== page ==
The mayor of the town of Dukovany in Moravia, Vítězslav Jonáš, is reconsidering the construction of a windmill park by ČEZ after the power company agreed to renegotiate a compensation package for the town.
ČEZ renewed its offer to pay 100,000 Kč ($4,746) to the local government, plus give them the possibility of purchasing a single windmill within the first five years of the plant’s construction, said Ivo MČšťánek, a ČEZ spokesman.
The two sides are expected to meet to discuss the plan in the next few months, he said, following a six-month stalemate on the issue.
Jonáš said previously that he would “take pains to prevent the park from emerging here.”
The national power company stopped building last week, after a political maelstrom of community referendums against the park and mayoral refusals.
Dukovany is also home to a nuclear power plant, which Jonáš has said he supports expanding and modernizing.
“It looks ugly. We want to attract tourists,” Jonáš said.
“The area is already affected by the nuclear plant, so this would be another burden.”
There are 60 windmills in the country producing 51 megawatts of energy, according to government figures. The largest windmill park, in Ostružná in Jeseníky, has six operating turbines.
The 100-meter (328-foot) high lithe, white, turbines are an environmentalist’s fantasy.
Three spokes atop each wind-powered generator rotate up to 20 times per minute, producing 2 megawatts of electricity – enough to serve the needs of about 2,000 households.
ČEZ Obnovitelné zdroje has said it will build 39 of the generators in Dukovany by 2011 as part of an overall goal of increasing output from renewable sources.
Because of the opposition, the company has redistributed planned turbines between Dukovany, Rouchovany, Rešice, Slavětice and Horní Dubňany. ČEZ already operates wind power plants in two other areas: Nový Hrádek and Hrubý Jeseník.
ČEZ plans to invest 30 billion Kč domestically to develop renewable resources over the next 15 years. About 20 billion Kč of that is to go toward the construction of new wind power plants.
Investment in wind power makes economic sense, said ČEZ’s Ivo MČšťánek.
“ČEZ policy is not to build in areas where the people refuse it. But we hope they can change their attitude,” MČšťánek said.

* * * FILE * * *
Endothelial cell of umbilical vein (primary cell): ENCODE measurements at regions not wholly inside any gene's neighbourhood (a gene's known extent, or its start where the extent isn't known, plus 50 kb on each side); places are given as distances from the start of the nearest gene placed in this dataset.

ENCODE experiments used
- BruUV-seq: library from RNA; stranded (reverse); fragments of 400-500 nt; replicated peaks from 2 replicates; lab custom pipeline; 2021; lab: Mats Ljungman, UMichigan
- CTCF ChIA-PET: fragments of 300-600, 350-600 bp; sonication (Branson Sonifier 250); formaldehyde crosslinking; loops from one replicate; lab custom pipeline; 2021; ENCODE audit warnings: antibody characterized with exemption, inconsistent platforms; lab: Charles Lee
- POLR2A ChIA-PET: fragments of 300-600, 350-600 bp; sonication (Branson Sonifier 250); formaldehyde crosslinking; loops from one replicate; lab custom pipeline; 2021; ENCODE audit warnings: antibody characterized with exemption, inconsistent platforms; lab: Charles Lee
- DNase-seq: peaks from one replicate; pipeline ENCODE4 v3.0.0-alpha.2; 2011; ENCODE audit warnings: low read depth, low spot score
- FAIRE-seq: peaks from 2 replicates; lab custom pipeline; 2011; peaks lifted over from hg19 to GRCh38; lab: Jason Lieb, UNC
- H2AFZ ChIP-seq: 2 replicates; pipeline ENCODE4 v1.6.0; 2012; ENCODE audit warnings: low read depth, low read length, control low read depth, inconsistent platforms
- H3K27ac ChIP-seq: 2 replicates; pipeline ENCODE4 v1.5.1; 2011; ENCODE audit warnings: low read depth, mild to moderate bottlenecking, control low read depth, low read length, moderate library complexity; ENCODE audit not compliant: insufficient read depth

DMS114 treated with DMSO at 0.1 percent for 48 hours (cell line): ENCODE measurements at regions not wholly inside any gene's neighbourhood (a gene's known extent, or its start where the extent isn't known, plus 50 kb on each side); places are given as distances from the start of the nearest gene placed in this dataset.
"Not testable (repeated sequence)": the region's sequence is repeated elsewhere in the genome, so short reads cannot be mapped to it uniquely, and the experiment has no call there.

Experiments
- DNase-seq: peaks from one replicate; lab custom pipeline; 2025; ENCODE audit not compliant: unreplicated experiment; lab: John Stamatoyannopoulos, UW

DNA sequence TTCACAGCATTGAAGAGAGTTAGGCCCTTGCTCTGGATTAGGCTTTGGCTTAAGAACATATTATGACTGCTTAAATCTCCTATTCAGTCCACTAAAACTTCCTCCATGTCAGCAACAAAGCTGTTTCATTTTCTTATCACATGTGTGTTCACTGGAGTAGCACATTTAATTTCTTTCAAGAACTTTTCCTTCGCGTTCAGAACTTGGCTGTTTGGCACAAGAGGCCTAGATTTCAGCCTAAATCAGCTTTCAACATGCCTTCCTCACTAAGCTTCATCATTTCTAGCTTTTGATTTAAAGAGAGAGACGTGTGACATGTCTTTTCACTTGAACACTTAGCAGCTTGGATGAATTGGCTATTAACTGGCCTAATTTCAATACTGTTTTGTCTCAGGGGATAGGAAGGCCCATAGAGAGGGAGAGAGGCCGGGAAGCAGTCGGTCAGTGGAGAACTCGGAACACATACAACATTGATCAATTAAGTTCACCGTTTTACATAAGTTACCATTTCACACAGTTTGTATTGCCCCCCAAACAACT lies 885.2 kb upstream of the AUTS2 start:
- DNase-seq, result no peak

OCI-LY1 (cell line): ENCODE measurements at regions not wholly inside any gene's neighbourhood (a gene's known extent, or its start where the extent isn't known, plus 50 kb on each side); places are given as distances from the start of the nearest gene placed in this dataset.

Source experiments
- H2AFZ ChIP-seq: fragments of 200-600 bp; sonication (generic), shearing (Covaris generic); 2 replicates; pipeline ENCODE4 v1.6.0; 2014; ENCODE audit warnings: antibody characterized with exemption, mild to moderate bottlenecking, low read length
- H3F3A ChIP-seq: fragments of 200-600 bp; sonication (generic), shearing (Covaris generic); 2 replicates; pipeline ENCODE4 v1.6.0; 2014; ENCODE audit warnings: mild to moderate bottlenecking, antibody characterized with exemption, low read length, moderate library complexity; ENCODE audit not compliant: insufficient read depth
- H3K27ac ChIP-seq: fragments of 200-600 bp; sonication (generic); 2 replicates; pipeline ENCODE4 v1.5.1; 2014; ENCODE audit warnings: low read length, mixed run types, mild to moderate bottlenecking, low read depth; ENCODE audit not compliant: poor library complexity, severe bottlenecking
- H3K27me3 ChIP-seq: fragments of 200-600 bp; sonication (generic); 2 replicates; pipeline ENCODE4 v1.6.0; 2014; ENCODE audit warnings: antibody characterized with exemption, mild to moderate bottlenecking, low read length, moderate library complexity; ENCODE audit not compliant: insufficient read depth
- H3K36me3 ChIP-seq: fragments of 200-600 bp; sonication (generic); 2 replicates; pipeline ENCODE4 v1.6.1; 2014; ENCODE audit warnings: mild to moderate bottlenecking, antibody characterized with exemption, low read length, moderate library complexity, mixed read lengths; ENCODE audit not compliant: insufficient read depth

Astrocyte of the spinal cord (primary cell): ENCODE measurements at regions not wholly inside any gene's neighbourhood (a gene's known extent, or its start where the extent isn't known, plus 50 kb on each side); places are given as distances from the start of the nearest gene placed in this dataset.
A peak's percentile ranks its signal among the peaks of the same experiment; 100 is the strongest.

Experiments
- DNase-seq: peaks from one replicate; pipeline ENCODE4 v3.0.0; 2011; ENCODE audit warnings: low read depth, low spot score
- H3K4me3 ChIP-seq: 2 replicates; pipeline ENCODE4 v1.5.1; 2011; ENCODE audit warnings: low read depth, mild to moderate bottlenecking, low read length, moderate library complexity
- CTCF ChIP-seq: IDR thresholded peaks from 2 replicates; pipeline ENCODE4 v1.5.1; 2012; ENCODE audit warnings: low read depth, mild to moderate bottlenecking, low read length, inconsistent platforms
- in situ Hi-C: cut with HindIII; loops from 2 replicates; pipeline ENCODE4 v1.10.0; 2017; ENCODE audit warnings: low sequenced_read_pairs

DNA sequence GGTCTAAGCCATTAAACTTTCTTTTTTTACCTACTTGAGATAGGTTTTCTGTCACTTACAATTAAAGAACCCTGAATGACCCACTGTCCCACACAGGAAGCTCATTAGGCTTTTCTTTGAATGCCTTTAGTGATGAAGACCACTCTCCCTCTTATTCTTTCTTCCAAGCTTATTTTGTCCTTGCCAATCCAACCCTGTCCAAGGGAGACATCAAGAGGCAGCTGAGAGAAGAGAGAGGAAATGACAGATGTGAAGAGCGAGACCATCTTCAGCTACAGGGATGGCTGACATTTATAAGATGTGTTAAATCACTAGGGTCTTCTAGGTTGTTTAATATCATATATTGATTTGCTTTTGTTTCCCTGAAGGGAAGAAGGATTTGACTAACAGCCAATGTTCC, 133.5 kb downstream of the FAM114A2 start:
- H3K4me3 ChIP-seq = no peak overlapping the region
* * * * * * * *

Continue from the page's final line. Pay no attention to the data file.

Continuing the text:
Company executives are hoping once they build windmills in other regions Dukovany residents will approve the controversial project under negotiation, he said.
Dukovany is in the southern part of the Vysočina region, marked by jagged mountains and a small population. It is one of the few suitable places for windmills in the Czech Republic, due to the geography and climate of the region, MČšťánek said.
Mayor Jonáš contends that the company made a mistake by not telling Dukovany residents exactly what their intentions were. The number of windmills supposed to be erected was never made explicit to the city, changing from 39 to 11, he has said.
If communication during negotiations is clearer this second time around, ČEZ may be able to lift its construction freeze, Jonáš said.
The European Union wants to increase the amount of electricity generated from renewable resources to 20 percent by 2020. The president of the European Wind Energy Association named wind power a key factor in achieving that goal.
The development of the ČEZ-constructed windmill park is said to be an aid in helping the country uphold its commitment to the EU.
The government has pledged to generate 8 percent of the country’s power from renewable resources by 2010, which would require almost a twofold increase of power production from renewable resources, according to ČEZ.
“ČEZ Group, as the largest power producer in the Czech Republic, is ready to contribute significantly to the fulfillment of this goal,” said Josef Sedlák, director of ČEZ Obnovitelné zdroje, in a statement.
Recent data suggests the company’s target growth is part of a regional trend.
In a study released last week by Emerging Energy Research, the Cambridge, Massachusetts-based consulting firm tracking emerging technologies on global energy markets predicted that wind power in Eastern Europe will increase to 7,552 megawatts by 2015, up from 569 megawatts in 2006 – particularly in Poland, Turkey, the Czech Republic and Hungary.
Domestically, the consulting firm estimates the market will grow from 50 to 560 megawatts during that same period, adding an average of 60 megawatts per year during the next eight years.
“I don’t believe the fact this project was stopped will have a big impact in our forecasts since there are other wind projects in the pipeline that are likely to go through,” said Catalina Robledo, author of the report and an analyst at the firm.
Investors have a huge interest in the 35 projects currently proposed to build wind electric power plants in the country, said Jakub Kašpar, spokesman for the Environment Ministry.
“We see wind energy as a viable and important part of the electricity mix of the future economy of the Czech Republic,” he said
The largest initiative is a park consisting of 91 windmills proposed by Czech Venti for the Chomutov region near the Krušné hory mountains, which recently received a positive environmental impact assessment, according to Kašpar.
Czech Venti is a partnership located in Chomutov between London-based Virtual Utility Limited and Czech-based engineering group Proventi a.s.
Czechs often have superstitious fears about wind power plants, Kašpar said. They worry the turbines will be noisy, that the turbines can hurt birds and other animals, and that they could disturb TV signals. None of that is true, he said.
By Riva Froymovich
11 July 2007